Politicians and faith

Lately, we’ve been hearing a lot of God-talk from the political candidates.

It seems to be going far beyond the customary, “And may God bless America.”In the past, whenever a politician would speak out about their faith, the press would cry ‘foul’ and accuse them of wanting to establish a theocracy or some other nonsense.

Any elected official who would indicate that their belief system actually guided their votes was subject to mockery and derision. But something is happening — there are millions of people of faith who want their politicians to share not just their values, but their principles of faith.

It seems suddenly in vogue to align yourself with the One So Many Are Ashamed Of. Is this good for America? Here in Red Letter Believer-land, we just want that faith to be real and genuine. Are the politicians living out their belief in God in their public work life or are they exploiting Him to achieve their earthly ambitions?

Here’s a round-up of the God-talk.
Hillary Clinton said that it was her faith that got her through her husband’s infidelity. “At those moments in time when you are tested, it is absolutely essential that you be grounded in your faith,” she said.

John Edwards revealed that he “sins every day.” He didn’t stop there, saying, “”I have a deep and abiding love for my Lord, Jesus Christ.” Edwards claims to have found his faith after his son’s death and his wife’s cancer. I hope so.

Barack Obama is interesting as he talks about his epiphany. He talks about ‘walking the aisle’ and his choice to follow Christ. “I submitted myself to His will.” He has a “People of Faith” arm of his presidential campaign.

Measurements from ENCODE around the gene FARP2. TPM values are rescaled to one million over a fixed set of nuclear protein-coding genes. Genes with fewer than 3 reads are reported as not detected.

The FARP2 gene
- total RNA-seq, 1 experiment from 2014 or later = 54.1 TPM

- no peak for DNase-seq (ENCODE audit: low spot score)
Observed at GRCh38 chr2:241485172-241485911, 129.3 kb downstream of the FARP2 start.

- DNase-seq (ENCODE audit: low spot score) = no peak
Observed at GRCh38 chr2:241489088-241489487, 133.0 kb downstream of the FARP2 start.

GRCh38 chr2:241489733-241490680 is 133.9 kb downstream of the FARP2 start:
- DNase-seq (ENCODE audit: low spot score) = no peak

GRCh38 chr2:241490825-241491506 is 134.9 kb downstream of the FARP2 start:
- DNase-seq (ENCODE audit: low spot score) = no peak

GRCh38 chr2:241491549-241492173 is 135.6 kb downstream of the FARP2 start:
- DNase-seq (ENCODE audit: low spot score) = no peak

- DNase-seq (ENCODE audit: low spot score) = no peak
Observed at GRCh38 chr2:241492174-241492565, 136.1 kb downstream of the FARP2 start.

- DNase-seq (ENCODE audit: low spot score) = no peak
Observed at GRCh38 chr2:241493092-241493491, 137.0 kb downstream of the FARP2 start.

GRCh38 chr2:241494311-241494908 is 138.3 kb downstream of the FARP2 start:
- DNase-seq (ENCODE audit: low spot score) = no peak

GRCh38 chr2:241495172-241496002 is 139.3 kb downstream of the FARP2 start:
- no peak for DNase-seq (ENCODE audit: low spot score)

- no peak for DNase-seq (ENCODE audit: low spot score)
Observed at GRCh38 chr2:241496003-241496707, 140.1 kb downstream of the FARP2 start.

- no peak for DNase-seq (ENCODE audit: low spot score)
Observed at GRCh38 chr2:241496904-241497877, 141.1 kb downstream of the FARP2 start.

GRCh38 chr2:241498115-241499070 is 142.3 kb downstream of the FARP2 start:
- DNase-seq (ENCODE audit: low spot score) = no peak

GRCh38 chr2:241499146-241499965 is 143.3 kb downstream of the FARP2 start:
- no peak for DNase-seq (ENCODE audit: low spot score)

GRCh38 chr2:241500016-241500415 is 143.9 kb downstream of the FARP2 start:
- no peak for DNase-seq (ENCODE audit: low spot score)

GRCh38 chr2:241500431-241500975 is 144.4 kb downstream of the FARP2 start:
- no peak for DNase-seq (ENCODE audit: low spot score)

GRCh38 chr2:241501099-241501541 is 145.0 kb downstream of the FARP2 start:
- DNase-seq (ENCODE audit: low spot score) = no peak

Massachusetts Gov. Mitt Romney is a practicing Mormon – Of all the candidates he’s the most devout, yet because of his church’s teachings, he’s the only one that has actually deemphasized his faith.

Tommy Thompson, Bill Richardson, Dennis Kichinich, Joe Biden and Christopher Dodd are practicing Roman Catholics.

Ron Paul, John McCain and Duncan Hunter are Baptists.

Rudy Giuliani is the only candidate who really doesn’t claim much faith. He’s a nominal Catholic – and he’s leaving it at that.

Tom Tancredo is an evangelical Presbyterian.

Of course, around here we aren’t all that impressed with titles or mere membership. Rather, we are concerned about how do they live and does their faith affect their politics?

For example, Sam Brownback is a Catholic convert who also attends an evangelical church. He claims his votes have been motivated by faith, rather than politics. He says this. “Faith doesn’t make all your decisions, but you can’t segregate it out – it’s part of the values basis you bring.”

Our call is for all candidates to quit talking about faith if they don’t mean it. We don’t want to see someone gripping a Bible just appease us. We aren’t impressed and neither is God.